Breach of Overseas Investment Act places “associate” rules in the spotlight

Friday 15 April 2016

Authors: Andrew Petersen and Glenn Shewan

​​In the “first case of its kind”, the High Court has ordered Australian-owned Carbon Conscious New Zealand Ltd (CCNZ) pay a NZ$40,000 penalty and more than NZ$6,000 in costs for breaching the Overseas Investment Act (the Act).

​CCNZ, an “overseas person” for the purposes of the Act, needed Overseas Investment Office (OIO) consent to buy the property in question (the property meeting the definition of sensitive land under the Act). However, the time which would have been required to obtain OIO consent under the Act posed difficulties for CCNZ in meeting certain tree planting obligations that it owed to a third party. In an attempt to circumvent these difficulties, but following legal advice, CCNZ had a New Zealand associate buy the property instead – and in doing so became a party to a transaction which resulted in an overseas investment in sensitive land without OIO consent.

The purchaser was an associate because of various contractual arrangements with CCNZ (including an option for CCNZ to acquire the land). According to the judgment “the nature of the breach in this case involved a deliberate circumventing of the Act’s controls on overseas investment. Katey LR was incorporated so as to avoid the need for CCNZ to obtain consent, and to disguise and distance CCNZ from the purchase of the property.”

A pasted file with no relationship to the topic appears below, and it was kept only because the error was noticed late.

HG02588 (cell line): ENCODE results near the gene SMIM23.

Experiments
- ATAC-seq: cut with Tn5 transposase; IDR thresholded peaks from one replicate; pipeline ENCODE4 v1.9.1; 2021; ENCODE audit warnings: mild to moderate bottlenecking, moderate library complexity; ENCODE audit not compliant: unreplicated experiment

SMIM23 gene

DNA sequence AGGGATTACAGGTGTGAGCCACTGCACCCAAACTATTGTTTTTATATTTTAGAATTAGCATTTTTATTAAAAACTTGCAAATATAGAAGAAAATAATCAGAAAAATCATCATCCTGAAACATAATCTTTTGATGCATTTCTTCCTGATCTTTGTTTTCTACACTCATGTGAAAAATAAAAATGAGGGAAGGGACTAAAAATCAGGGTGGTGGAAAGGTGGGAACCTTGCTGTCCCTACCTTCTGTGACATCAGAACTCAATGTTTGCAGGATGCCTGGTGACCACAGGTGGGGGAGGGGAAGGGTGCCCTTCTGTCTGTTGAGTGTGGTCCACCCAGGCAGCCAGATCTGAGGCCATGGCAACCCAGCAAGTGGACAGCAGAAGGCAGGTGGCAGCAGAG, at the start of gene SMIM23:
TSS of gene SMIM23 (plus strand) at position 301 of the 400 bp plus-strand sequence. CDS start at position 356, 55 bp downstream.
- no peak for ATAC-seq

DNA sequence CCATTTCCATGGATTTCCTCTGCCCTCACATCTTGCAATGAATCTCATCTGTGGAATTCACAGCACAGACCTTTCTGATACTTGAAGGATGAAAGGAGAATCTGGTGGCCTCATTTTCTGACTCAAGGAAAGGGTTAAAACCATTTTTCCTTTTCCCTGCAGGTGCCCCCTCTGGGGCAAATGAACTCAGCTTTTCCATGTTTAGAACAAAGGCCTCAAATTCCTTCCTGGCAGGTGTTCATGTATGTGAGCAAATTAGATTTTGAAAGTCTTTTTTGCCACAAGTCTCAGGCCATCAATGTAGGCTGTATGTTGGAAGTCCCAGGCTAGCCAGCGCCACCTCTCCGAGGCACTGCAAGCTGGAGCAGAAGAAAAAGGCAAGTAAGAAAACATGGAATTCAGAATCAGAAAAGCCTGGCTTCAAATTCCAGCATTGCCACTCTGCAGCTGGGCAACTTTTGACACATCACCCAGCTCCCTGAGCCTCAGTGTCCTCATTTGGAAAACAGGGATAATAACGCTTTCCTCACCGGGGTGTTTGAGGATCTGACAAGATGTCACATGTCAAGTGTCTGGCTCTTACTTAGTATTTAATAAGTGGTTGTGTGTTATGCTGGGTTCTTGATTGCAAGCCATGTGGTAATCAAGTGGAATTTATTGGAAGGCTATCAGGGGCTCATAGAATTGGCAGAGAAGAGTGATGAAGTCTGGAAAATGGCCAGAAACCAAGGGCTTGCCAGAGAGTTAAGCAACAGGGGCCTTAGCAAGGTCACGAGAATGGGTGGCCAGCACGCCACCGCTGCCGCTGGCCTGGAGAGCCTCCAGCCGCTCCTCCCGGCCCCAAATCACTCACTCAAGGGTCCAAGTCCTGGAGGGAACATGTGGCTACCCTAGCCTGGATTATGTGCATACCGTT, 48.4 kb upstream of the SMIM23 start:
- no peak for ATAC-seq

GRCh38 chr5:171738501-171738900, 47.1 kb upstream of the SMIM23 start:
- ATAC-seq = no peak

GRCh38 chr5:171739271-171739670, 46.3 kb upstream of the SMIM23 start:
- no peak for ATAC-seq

​This case demonstrates the broad reach of the “associate” provisions of the Act, and the risks involved with seeking to structure transactions to avoid the application of the Act. While similar issues arose back in 2010, when associates of overseas company Natural Dairy (NZ) Holdings Limited acquired various “Crafar Farms” interests, in that case the OIO for various reasons did not seek pecuniary penalties. Accordingly, this was the first case to grapple with quantum of pecuniary penalties for acquiring sensitive land without consent.

A copy of the judgment can be viewed here.


This publication is necessarily brief and general in nature. You should seek professional advice before taking any action in relation to the matters dealt with in this publication.

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  • Andrew Petersen

    Partner Auckland
  • Glenn Shewan

    Partner Auckland
Related areas of expertise
  • Overseas investment